Following a section praising the seven brothers’ courage, piety, and endurance for the sake of religion (13:1–14:10), the death of the mother—told in one verse in 2 Macc 7:41—artfully climaxes the oration (4 Macc 14:11–17:6). Written as a lengthy encomium, a tribute, the mother’s martyrdom emphasizes her terrible torments and her mastery of her passions. “Sympathy for her children did not sway the mother of the young men; she was of the same mind as Abraham” (14:20). Intended as a high compliment, this verse raises serious problems for some contemporary readers. The stoic superiority of reason and its triumph over emotions is troubling, as is the exclusive association of reason with men and emotion with women. This “daughter of God-fearing Abraham” (15:28; compare 18:20) and mother of seven “sons of Abraham” (18:23) displays mastery over love of offspring and physical life. The promise of eternal life (15:3), not an angel’s word (as in Gen 22:12), is the reward of her faith (4 Macc 15:24).
According to the book’s logic, Antiochus violated physical bodies, but he could not touch the true life of the community or, in the end, this woman. By throwing herself into the flames (17:1), the mother’s suicide prevents her being touched by a Gentile, and allows her to die with no violation of her chastity.
The most significant theological contribution of 4 Maccabees is its development of the idea that the suffering and death of the martyred righteous is an atoning sacrifice with redemptive efficacy for all Israel (17:20–22). This is particularly true of the mother’s actions, which earn for her the very highest praise.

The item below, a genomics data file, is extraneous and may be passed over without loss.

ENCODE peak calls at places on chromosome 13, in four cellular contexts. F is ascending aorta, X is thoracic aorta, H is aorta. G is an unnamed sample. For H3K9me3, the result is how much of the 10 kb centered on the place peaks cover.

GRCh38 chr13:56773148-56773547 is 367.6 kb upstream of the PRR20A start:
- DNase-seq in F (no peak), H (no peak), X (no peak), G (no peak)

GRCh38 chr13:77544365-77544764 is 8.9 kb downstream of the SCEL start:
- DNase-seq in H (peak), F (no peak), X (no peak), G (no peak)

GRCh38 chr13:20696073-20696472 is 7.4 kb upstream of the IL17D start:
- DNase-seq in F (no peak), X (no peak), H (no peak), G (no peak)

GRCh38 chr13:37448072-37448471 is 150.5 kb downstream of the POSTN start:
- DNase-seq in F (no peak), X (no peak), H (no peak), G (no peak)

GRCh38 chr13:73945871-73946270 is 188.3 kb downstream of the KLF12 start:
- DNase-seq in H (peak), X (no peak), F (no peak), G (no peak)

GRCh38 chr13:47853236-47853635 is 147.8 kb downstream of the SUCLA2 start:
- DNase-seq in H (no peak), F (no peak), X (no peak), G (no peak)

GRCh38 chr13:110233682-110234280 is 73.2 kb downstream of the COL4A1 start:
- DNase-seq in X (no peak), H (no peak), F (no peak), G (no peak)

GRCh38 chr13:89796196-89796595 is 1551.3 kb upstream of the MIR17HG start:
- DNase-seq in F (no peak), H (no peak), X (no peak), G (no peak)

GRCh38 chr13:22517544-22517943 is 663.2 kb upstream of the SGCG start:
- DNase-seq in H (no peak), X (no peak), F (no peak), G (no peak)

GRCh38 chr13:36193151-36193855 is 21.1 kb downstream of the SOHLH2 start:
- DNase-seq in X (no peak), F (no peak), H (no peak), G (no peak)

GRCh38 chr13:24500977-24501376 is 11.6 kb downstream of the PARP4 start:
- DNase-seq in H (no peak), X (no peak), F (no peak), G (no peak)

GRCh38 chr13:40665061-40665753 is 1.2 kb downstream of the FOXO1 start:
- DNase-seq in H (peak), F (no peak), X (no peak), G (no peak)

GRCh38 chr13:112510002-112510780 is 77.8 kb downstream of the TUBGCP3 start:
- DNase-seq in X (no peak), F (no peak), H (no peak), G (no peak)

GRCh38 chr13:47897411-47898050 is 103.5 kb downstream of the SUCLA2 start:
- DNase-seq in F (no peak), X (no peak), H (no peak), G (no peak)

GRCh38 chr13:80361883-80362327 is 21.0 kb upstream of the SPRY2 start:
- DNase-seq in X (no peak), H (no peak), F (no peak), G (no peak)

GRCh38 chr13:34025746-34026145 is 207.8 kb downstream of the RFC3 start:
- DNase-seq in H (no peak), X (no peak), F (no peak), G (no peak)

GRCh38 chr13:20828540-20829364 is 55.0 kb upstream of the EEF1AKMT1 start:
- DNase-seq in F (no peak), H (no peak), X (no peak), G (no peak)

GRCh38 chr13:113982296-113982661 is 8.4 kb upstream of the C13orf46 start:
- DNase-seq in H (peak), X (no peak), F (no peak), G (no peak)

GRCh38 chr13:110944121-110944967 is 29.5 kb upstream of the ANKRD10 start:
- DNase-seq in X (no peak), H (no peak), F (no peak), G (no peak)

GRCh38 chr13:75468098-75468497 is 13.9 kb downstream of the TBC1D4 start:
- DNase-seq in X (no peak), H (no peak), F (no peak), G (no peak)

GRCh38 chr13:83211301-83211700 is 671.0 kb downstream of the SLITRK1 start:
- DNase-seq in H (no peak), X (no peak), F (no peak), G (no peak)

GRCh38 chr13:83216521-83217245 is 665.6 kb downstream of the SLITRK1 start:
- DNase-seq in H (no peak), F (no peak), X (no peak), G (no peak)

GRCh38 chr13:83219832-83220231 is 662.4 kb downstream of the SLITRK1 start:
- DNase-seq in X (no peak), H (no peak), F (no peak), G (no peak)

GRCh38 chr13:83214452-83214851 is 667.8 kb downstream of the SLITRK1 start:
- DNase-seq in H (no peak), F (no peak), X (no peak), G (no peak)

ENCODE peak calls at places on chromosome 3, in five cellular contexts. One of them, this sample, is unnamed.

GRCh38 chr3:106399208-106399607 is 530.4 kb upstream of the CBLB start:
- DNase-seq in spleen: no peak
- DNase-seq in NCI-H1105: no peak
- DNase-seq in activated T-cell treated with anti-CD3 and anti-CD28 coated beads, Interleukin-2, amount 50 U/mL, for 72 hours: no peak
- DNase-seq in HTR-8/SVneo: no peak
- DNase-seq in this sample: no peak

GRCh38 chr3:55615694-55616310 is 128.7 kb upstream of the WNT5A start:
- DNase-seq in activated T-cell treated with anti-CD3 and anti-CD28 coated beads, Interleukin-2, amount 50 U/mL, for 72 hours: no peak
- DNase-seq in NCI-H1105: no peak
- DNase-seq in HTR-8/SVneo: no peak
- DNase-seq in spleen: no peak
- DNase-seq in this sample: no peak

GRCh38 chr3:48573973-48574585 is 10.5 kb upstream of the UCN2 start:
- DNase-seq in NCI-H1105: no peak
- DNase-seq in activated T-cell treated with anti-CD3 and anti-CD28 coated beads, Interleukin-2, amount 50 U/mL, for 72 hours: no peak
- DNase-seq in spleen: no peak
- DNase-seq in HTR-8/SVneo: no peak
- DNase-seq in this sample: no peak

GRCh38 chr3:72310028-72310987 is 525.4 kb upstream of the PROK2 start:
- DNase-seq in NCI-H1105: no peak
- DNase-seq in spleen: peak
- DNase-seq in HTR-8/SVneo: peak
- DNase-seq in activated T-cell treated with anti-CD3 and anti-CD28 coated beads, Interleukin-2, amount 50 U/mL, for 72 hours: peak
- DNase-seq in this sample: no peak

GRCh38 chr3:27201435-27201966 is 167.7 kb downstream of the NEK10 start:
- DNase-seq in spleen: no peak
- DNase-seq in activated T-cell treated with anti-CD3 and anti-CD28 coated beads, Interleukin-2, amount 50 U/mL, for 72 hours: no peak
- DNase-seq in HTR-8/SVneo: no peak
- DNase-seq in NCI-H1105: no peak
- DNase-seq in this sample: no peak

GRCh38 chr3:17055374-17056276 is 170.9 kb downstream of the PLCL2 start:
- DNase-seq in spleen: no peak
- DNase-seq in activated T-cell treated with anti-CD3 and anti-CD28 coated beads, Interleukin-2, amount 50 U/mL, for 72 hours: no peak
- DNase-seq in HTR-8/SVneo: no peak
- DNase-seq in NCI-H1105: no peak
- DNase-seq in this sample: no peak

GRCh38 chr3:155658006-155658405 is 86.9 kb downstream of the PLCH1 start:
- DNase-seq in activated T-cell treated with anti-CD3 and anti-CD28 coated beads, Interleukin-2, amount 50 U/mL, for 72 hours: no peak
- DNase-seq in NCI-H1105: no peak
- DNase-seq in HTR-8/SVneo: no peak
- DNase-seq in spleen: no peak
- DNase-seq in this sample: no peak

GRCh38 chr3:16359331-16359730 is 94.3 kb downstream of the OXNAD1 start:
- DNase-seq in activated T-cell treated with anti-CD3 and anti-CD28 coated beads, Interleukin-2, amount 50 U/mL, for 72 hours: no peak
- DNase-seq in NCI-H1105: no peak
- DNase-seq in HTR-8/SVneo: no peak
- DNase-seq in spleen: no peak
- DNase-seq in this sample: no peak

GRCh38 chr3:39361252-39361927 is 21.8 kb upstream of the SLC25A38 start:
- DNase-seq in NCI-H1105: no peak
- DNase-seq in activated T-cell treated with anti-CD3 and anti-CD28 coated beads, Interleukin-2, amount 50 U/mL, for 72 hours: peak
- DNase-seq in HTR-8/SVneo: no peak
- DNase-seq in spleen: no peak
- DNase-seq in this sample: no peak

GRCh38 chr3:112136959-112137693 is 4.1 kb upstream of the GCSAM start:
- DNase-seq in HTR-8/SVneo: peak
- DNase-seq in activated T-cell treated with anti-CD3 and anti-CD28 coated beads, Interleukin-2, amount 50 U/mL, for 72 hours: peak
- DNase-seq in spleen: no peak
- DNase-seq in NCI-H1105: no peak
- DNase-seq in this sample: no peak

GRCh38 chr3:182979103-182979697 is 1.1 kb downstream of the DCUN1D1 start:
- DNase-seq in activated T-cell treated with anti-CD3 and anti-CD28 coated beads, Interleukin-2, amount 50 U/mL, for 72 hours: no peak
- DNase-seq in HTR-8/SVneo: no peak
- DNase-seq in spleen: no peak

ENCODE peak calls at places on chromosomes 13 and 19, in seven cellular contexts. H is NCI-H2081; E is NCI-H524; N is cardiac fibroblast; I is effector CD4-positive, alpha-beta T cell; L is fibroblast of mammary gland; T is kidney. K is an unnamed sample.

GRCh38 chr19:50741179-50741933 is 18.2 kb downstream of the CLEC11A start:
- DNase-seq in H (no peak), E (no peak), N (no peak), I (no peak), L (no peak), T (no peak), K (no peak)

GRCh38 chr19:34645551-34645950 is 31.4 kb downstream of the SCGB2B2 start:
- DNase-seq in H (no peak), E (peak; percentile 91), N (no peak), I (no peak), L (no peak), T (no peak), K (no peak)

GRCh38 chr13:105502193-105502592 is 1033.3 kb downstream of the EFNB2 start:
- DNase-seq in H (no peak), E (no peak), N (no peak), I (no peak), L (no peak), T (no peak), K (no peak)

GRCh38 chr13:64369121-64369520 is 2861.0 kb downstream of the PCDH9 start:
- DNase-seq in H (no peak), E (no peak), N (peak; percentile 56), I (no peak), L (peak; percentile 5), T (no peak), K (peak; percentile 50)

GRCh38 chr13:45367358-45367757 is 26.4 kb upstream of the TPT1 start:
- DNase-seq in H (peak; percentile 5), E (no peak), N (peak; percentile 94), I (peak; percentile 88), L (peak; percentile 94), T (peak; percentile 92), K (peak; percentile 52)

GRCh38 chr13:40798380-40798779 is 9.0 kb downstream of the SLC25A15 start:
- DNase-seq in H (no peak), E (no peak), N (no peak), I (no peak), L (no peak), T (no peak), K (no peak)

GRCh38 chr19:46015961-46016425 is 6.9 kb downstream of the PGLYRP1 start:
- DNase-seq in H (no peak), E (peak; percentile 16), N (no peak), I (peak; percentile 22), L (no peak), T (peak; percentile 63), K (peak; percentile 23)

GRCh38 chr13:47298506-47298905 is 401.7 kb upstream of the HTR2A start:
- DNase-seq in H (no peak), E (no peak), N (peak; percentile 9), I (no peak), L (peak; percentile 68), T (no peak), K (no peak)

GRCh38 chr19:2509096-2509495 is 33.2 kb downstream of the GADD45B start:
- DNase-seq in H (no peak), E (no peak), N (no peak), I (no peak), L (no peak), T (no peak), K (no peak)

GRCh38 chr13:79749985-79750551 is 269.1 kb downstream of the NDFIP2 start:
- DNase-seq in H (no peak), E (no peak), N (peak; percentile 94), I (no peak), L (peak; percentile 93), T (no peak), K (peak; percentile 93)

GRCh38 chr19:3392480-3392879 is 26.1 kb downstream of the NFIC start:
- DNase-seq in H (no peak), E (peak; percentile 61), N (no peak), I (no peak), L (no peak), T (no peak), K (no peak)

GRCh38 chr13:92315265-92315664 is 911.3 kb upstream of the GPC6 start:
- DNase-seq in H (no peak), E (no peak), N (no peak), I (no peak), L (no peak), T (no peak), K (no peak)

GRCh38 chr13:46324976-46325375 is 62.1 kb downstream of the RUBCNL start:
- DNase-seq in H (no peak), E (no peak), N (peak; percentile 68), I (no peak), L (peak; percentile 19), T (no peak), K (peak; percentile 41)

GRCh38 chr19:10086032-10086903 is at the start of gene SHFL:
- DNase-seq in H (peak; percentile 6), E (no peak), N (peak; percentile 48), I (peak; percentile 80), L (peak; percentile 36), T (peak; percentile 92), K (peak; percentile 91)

The mother’s displaced last words to her sons (18:6–19; the seventh son died in 12:19) make of her—even in death (she died in 17:1)—the final spokeswoman for the supremacy of the Jewish religion and family values. She taught her sons through her example as a good wife while their father was alive (his death is mentioned in 4 Macc 18:9; he is absent in 2 Maccabees). She tells her sons that their father taught them the law, read to them about various male biblical figures, sang them songs, and saw to their proper education (see 18:10–19).
Virtue superseded love for family and life itself. Emotions were shared in common, but mothers “because of their birth pangs have a deeper sympathy toward their offspring than do the fathers” (15:4). Women, “the weaker sex,” are by nature “more devoted to their children” (15:5). Affection and piety come together in the portrayal of this noble mother. Rational fear of God allows her to overcome her natural love of her children and en-courage her sons’ deaths. Their martyrdoms, and hers, attained incorruption in eternal life for their family and all Israel.
In the end, earthly life means little in the light of life eternal. Temporal kingship means nothing when contrasted with God’s eternal kingship. The passions of a mother are overshadowed by courage and “rational” behavior—if encouraging seven sons to die is so judged. For the author, she is the “mother of the nation, vindicator of the law, and champion of religion” (15:29). She is “more noble than males in steadfastness, and more courageous than men in endurance!” (15:30). This “guardian of the law,” though flooded by emotion, withstood like “Noah’s ark, carrying the world in the universal flood” (15:31–32). Later traditions accord the anonymous mother various names: Miriam bat Tanhum, Shamone, Maryam, and Hannah.
Anderson, Hugh.“ 4 Maccabees (First Century a.d.).” In The Old Testament Pseudepigrapha, edited by James H. Charlesworth, 2:531–564. Garden City, New York: 1985.
Meyers, Carol, General Editor. Women in Scripture. New York: 2000.
Young, Robin Darling. “4 Maccabees.” Women’s Bible Commentary, edited by Carol A. Newsom and Sharon H. Ringe, 330–334. Kentucky: 1998.
Ibid. “The ‘Woman with the Soul of Abraham’: Traditions about the Mother of the Maccabean Martyrs.” In “Women Like This”: New Perspectives on Jewish Women in the Greco-Roman World, edited by Amy-Jill Levine, 67–81. Atlanta: 1991.